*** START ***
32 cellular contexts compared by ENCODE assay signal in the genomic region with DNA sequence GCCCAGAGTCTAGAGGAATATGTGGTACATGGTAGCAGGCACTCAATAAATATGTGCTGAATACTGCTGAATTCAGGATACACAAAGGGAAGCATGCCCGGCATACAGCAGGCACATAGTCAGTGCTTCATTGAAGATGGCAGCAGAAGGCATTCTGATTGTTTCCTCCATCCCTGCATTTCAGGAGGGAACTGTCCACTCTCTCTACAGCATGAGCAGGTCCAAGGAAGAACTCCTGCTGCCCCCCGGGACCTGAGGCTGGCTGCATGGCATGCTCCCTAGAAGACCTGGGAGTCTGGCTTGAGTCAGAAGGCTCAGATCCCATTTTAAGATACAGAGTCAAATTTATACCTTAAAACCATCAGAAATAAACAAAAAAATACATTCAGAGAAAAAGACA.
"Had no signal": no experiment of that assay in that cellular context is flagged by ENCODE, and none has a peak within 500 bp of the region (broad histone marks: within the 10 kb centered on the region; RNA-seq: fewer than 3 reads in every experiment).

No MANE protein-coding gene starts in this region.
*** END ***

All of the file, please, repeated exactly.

32 cellular contexts compared by ENCODE assay signal in the genomic region with DNA sequence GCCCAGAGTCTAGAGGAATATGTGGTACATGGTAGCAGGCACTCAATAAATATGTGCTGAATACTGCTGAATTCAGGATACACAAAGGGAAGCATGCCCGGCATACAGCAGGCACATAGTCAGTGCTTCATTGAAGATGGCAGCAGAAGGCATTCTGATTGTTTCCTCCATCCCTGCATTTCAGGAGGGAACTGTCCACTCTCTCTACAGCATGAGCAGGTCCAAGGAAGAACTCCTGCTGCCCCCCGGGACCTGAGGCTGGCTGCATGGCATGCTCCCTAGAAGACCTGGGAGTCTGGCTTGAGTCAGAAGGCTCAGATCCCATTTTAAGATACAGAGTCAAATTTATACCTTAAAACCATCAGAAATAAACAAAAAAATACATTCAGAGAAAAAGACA.
"Had no signal": no experiment of that assay in that cellular context is flagged by ENCODE, and none has a peak within 500 bp of the region (broad histone marks: within the 10 kb centered on the region; RNA-seq: fewer than 3 reads in every experiment).

No MANE protein-coding gene starts in this region.